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I have a program where I'm keeping track of the success of various things using collections.Counter — each success of a thing increments the corresponding counter:

import collections
scoreboard = collections.Counter()

if test(thing):
    scoreboard[thing]+ = 1

Then, for future tests, I want to skew towards things which have generated the most success. Counter.elements() seemed ideal for this, since it returns the elements (in arbitrary order) repeated a number of times equal to the count. So I figured I could just do:

import random

But no, that raises TypeError: object of type 'itertools.chain' has no len(). Okay, so random.choice can't work with iterators. But, in this case, the length is known (or knowable) — it's sum(scoreboard.values()).

I know the basic algorithm for iterating through a list of unknown length and fairly picking an element at random, but I suspect that there's something more elegant. What should I be doing here?

share|improve this question
How about just turning scoreboard.elements() into a list? – delnan Jan 31 '12 at 18:10
@delnan — see comment on larsks's answer below. – mattdm Jan 31 '12 at 18:29
up vote 5 down vote accepted

You can do this rather easily by using itertools.islice to get the Nth item of an iterable:

>>> import random
>>> import itertools
>>> import collections
>>> c = collections.Counter({'a': 2, 'b': 1})
>>> i = random.randrange(sum(c.values()))
>>> next(itertools.islice(c.elements(), i, None))
share|improve this answer
Is there a way to directly calculate the item rather than iterating through i-1 elements? If c has small values, that's not a problem, but if one or more of the keys has a very high count, it will take a long time to iterate. – Brian Minton Dec 4 '15 at 15:49

The following will get a random item where the score is the weighting for how often to return that item.

import random

def get_random_item_weighted(scoreboard):    
    total_scoreboard_value = sum(scoreboard.values())

    item_loc = random.random() * total_scoreboard_value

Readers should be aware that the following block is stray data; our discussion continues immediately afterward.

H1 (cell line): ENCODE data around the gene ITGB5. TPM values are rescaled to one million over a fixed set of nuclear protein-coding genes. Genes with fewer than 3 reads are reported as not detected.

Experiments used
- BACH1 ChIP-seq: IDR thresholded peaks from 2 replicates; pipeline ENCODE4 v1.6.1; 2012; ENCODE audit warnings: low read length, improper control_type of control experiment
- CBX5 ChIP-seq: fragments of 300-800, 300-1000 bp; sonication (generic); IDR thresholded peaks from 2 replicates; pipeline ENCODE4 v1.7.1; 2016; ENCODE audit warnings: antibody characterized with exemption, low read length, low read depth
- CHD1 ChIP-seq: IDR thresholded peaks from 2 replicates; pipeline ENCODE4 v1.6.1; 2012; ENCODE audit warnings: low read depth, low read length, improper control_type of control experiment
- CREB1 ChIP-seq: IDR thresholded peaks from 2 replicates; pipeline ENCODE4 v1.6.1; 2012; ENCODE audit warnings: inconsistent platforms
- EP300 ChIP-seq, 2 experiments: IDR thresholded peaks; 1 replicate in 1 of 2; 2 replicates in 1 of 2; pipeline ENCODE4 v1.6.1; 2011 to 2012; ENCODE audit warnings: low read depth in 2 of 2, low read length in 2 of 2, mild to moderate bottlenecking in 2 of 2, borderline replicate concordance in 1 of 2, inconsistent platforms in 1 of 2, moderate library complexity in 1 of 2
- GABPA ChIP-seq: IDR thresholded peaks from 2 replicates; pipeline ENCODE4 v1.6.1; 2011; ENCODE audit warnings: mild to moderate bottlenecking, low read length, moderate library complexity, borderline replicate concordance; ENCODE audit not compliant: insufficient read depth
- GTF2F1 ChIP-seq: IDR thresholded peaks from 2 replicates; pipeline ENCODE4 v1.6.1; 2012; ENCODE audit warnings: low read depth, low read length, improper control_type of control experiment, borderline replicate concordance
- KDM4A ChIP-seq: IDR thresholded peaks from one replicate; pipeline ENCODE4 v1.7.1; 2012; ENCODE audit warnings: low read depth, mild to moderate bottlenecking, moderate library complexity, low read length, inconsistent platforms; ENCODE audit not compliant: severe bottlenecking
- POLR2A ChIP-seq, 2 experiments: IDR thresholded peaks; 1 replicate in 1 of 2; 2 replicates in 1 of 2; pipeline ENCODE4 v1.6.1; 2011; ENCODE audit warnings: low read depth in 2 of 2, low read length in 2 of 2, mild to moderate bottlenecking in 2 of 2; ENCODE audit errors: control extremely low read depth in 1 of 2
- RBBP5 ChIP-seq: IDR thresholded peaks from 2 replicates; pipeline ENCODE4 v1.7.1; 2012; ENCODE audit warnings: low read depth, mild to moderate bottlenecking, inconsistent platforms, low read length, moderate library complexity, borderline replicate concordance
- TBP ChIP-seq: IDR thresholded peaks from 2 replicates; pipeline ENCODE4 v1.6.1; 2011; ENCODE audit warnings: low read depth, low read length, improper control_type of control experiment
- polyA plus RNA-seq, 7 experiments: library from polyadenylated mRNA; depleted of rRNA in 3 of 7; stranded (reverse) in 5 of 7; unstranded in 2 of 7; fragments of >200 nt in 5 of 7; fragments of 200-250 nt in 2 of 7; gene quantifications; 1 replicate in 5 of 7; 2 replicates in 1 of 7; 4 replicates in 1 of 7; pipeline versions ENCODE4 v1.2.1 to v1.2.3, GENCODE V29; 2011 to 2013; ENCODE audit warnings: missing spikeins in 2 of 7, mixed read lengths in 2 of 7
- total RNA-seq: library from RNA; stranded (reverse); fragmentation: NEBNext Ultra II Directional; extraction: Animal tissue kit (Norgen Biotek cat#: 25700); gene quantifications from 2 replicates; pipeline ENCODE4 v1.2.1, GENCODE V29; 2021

current_loc = 0
    for item, score in scoreboard.items():
        current_loc += score
        if current_loc > item_loc:
            return item

for instance, if there are 2 items:

item1 has a score 5
item2 has a score 10

item2 will be returned twice as often as item1

share|improve this answer

You could wrap the iterator in list() to convert it into a list for random.choice():

nextthing = random.choice(list(scoreboard.elements()))

The downside here is that this expands the list in memory, rather than accessing it item-by-item as would normally get with an iterator.

If you wanted to solve this iteratively, this algorithm is probably a good choice.

share|improve this answer
Ideally, I'd like to avoid exploding the count into a gigantic list. Doing that negates the advantage of using Counter rather than just piling everything into a big container in the first place. – mattdm Jan 31 '12 at 18:29

Another variant with iteration:

import collections
from collections import Counter
import random

class CounterElementsRandomAccess(collections.Sequence):
    def __init__(self, counter):
        self._counter = counter

    def __len__(self):
        return sum(self._counter.values())

    def __getitem__(self, item):
        for i, el in enumerate(self._counter.elements()):
            if i == item:
                return el

score_elements = CounterElementsRandomAccess(scoreboard)
for i in range(10):
    print random.choice(score_elements)
share|improve this answer

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